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An interesting speech

Recently in my reading, I came across this speech by William Pitt the Elder in reply to Horatio Walpole in the House of Commons in the UK in 1741. I am sure your readers will find it interesting in light of recent events in Barbados.

— Baba Elombe Mottley


It was during a debate on search warrants for seamen that the famous altercation took place between Mr. William Pitt and Horatio Walpole, in which the latter endeavoured to put down the young orator by representing him as having too little experience to justify his discussing such subjects, and charging him with “petulancy of invective”, “pompous diction”, and “theatrical emotion”.

Sit, The atrocious crime of being a young man, which the honourable gentleman has, with such spirit and decency, charged upon me, I shall neither attempt to palliate nor deny, but content myself with wishing that I may be one of those whose follies may cease with their youth, and not of that number who are ignorant in spite of experience.

Whether youth can be imputed to any man as a reproach, I will not, sir, assume the province of determining; but surely age may become justly contemptible, if the opportunities which it brings have passed away without improvement, and vice appears to prevail when the passions have subsided.

The wretch who, after having seen the consequences of a thousand errors, continues still to blunder, and whose age has only added obstinacy to stupidity, is surely the object of either abhorrence or contempt, and deserves not that his gray hairs should secure him from insult.

Much more, sir, is he to be abhorred, who, as he has advanced in age, has receded from virtue, and becomes more wicked with less temptation; who prostitutes himself for money which he cannot enjoy, and spends the remains of his life in the ruin of his country.

But youth, sir, is not my only crime; I have been accused of acting a theatrical part. A theatrical part may either imply some peculiarities of gesture, or a dissimulation of my real sentiments, and an adoption of the opinions and language of another man.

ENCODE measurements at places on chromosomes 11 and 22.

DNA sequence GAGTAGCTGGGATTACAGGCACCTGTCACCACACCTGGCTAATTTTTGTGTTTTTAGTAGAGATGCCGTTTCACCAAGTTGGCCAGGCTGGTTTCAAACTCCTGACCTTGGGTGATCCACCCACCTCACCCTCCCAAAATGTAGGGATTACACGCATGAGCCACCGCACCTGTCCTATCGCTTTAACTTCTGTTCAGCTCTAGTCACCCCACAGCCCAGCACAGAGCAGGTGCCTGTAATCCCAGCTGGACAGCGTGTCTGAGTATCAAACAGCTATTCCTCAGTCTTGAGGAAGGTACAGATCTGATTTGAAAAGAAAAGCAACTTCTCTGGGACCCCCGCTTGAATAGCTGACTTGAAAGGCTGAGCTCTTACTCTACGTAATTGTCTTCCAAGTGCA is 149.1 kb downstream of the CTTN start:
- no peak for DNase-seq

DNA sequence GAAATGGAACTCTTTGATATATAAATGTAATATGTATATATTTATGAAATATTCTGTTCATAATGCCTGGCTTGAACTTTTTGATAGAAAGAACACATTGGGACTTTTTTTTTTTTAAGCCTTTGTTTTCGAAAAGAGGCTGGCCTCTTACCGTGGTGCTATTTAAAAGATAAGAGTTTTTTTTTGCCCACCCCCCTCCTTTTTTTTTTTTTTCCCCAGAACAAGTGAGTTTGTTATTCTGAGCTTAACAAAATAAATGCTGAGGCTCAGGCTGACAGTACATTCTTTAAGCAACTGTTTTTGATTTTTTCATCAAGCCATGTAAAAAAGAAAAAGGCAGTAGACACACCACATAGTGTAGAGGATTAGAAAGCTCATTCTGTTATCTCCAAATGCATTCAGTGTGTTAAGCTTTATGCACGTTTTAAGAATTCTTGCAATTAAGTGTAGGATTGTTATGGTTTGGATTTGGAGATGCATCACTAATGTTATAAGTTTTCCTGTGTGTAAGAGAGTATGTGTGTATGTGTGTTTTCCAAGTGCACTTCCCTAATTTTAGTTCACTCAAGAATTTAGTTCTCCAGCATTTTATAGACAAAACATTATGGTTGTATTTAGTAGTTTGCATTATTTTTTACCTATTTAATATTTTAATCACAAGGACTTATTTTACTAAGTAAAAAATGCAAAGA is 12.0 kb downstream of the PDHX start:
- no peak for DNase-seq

In the first sense, sir, the charge is too trifling to be confuted, and deserves only to be mentioned to be despised. I am at liberty, like every other man, to use my own language; and though, perhaps, I may have some ambition to please this gentleman, I shall not lay myself under any restraint, nor very solicitously copy his diction or his mien, however matured by age, or modelled by experience.

If any man shall, by charging me with theatrical behaviour, imply that I utter any sentiments but my own, I shall treat him as a calumniator and a villain; nor shall any protection shelter him from the treatment he deserves.

I shall, on such an occasion, without scruple, trample upon all those forms with which wealth and dignity intrench themselves; nor shall anything but age restrain my resentment — age, which always brings one privilege, that of being insolent and supercilious without punishment.

But with regard, sir, to those whom I have offended, I am of opinion, that if I had acted a borrowed part, I should have avoided their censure. The heat that offended them is the ardour of conviction, and that zeal for the service of my country which neither hope nor fear shall influence me to suppress.

I will not sit unconcerned while my liberty is invaded, nor look in silence upon public robbery. I will exert my endeavours, at whatever hazard, to repel the aggressor, and drag the thief to justice, whoever may protect them in their villainy, and whoever may partake of their plunder.

At this point Mr. Pitt was called to order by Mr. Wynnington, who went on to say:

“No diversity of opinion can justify the violation of decency, and the use of rude and virulent expressions, dictated only by resentment, and uttered without regard to…

Sir, if this be to preserve order, there is no danger of indecency from the most licentious tongues. For what calumny can be more atrocious, what reproach more severe, than that of speaking with regard to anything but truth. Order may sometimes be broken by passion or inadvertency, but will hardly be re-established by a monitor like this, who cannot govern his own passions while he is restraining the impetuosity of others.

Happy would it be for mankind if everyone knew his own province. We should not then see the same man at once a criminal and a judge; nor would this gentleman assume the right of dictating to others what he has not learned himself.

That I may return in some degree the favour he intends me, I will advise him never hereafter to exert himself on the subject of order; but whenever he feels inclined to speak on such occasions, to remember how he has now succeeded, and condemn in silence what his censures will never amend.

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